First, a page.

I don't blame your DH one bit for being angry. I would be furious if my DH "gave" money to his family on a regular basis. And he would feel the same if the tables were turned. (Making sure kids have food is one thing but there is no way either of us would be ok with shoring up someone who was making poor financial choices.)

ETA - in my DH's family, there was so much guilt linked to giving family members money and it was a component of the abuse. The was "lending" (and stealing) going on before I met DH and in a way, he used me as an excuse to stop it.

Oh the stories I could tell about asking for money-guilt-abuse-control. OP -something you might want to think about is how your overall family dynamic is impacting your feelings, there may be more than just your sister's mental illness at work.

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#13 of 14 Old 08-26-2010, 08:36 PM
 
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Agreeing with all the PPs - if you keep supporting her, she'll never support herself. Here's another idea: if (big IF) you can afford it and your husband agrees, how about helping her get moved into an apartment, with the very clear understanding that that's it - no more bailouts. That'll at least give her a place to be while she hopefully gets her act together...
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#14 of 14 Old 08-26-2010, 10:09 PM
 
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You might look for some books about enabling. Google on it too, "why enabling doesn't work" or "why enabling isn't actually helpful".

This is classic behavior: "if you don't help me, it will be all your fault when something bad happens to me." It is simply not true.

It is a very difficult cycle to get out of.

You can still love her, just don't give her any more money. You don't have to throw away your marriage, happiness, hard-earned vacation money, because of her bad decisions.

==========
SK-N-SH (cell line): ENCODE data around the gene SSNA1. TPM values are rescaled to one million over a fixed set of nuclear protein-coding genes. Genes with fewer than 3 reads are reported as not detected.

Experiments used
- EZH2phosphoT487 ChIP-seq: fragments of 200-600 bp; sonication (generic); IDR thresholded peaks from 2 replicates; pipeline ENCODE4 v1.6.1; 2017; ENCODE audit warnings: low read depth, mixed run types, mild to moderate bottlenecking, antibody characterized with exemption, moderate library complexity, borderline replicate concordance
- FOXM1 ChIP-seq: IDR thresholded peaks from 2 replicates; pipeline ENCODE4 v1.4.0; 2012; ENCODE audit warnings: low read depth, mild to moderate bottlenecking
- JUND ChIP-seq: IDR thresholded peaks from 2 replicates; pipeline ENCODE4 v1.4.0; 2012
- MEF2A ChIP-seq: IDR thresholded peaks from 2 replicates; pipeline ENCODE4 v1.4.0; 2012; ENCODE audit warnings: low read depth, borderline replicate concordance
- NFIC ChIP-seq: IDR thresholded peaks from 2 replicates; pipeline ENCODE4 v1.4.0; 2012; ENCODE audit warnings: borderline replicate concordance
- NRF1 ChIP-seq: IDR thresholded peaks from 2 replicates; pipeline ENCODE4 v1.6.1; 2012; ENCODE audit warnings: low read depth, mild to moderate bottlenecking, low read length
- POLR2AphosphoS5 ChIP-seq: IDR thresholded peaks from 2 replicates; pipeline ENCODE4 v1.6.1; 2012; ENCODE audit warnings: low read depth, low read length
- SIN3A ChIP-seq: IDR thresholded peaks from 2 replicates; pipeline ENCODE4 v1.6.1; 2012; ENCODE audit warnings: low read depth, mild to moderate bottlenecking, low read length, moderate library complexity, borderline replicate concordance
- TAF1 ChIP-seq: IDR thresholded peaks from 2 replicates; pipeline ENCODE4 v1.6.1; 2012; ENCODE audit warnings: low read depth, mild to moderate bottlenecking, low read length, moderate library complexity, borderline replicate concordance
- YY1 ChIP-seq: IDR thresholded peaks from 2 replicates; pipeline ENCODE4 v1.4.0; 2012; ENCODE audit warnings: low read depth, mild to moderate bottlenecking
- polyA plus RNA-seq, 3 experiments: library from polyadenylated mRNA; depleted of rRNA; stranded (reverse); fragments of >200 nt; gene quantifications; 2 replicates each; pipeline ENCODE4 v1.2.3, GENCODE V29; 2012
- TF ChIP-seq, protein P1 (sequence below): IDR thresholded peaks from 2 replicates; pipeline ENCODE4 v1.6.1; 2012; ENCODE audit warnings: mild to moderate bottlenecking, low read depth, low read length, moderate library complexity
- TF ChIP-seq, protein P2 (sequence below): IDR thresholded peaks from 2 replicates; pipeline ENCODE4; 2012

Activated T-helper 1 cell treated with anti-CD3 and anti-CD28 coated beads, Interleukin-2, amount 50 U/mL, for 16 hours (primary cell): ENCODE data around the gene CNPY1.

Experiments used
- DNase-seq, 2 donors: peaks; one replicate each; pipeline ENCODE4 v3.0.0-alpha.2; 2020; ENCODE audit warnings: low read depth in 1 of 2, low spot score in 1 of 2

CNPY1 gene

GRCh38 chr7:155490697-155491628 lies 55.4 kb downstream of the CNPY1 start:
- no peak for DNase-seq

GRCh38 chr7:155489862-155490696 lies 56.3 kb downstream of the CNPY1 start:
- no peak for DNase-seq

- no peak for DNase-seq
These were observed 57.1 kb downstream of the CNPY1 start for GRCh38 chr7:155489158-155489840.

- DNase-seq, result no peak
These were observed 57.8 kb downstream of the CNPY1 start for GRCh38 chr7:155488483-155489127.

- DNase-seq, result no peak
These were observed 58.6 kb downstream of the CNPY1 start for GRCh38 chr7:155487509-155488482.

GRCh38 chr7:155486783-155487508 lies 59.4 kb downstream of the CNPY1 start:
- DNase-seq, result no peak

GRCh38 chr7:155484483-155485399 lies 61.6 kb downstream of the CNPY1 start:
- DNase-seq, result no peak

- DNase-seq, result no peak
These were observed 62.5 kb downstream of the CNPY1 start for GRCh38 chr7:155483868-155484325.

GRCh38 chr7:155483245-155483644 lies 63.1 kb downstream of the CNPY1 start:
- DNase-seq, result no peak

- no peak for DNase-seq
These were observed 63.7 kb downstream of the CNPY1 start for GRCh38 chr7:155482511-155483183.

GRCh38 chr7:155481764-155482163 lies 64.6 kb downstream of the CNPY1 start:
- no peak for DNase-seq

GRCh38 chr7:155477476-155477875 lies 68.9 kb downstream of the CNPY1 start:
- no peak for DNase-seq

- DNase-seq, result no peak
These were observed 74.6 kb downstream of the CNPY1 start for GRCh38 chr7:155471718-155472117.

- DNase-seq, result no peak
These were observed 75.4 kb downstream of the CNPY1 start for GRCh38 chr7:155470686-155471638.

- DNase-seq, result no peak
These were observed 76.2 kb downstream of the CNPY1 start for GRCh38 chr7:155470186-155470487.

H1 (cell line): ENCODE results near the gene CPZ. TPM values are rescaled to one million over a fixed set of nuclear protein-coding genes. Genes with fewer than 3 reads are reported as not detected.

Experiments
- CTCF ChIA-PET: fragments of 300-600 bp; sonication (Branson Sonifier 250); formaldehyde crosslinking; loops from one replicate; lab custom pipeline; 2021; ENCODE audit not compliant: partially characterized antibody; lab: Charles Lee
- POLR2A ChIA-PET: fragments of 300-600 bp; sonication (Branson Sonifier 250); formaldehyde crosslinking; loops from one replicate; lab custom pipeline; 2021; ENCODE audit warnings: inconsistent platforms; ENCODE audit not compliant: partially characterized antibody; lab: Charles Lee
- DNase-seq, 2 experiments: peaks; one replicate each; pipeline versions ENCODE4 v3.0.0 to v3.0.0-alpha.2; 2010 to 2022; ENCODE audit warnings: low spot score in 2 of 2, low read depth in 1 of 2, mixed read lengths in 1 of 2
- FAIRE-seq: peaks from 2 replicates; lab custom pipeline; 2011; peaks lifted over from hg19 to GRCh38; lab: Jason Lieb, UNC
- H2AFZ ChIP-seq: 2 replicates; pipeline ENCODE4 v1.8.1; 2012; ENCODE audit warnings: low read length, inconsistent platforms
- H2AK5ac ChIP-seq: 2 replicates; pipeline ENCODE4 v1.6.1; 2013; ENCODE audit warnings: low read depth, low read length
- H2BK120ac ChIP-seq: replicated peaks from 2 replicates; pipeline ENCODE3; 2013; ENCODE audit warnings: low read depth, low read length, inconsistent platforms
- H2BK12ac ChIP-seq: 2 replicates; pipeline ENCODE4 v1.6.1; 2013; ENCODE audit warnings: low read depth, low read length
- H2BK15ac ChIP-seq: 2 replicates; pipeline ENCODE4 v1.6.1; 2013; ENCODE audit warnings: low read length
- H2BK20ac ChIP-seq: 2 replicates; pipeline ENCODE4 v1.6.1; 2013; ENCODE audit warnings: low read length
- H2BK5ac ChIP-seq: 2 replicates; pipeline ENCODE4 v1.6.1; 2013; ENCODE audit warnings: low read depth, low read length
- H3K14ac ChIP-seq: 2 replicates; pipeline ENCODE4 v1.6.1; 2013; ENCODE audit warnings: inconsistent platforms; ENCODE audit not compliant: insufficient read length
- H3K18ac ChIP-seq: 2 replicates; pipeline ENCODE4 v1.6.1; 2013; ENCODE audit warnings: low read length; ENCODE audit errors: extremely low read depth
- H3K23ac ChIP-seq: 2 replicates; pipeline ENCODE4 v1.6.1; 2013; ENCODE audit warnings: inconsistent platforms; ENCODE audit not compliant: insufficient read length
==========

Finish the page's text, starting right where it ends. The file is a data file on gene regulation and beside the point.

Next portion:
Also - remember that you can lead a horse to water.... She is not likely to just welcome those book recommendations, and turn her life around. Oh thank you so much big sis! (Yeah right!) You can make recommendations, and give advice, but usually people don't care for advice.

It might be better to say, "I have lots of advice and recommendations if you ever want to hear it".

Giving advice actually has the opposite effect that you want. If you keep saying "do this" ... then YOU become the bad guy, and they totally resist "this" even more. It gives them an out in their mind, and makes them justify the bad actions even more.

But you might have to just learn a tagline. Ours is "wow, that sucks." It works for everything. It is so tempting to try and solve their problems!!!! But we just can't. And they don't want advice. Detached sympathy. "I'm sorry you are going through this." But don't take on her problems as your own.

Good luck mama!!

ETA ... I agree that tough love is hard with the mental health issues. However, you can offer advice/help getting medical assistance. You could try ONCE "There are some resources for you, counseling, etc. Just call this number. Or sit with me, and I will call with you". Just don't give her any more money.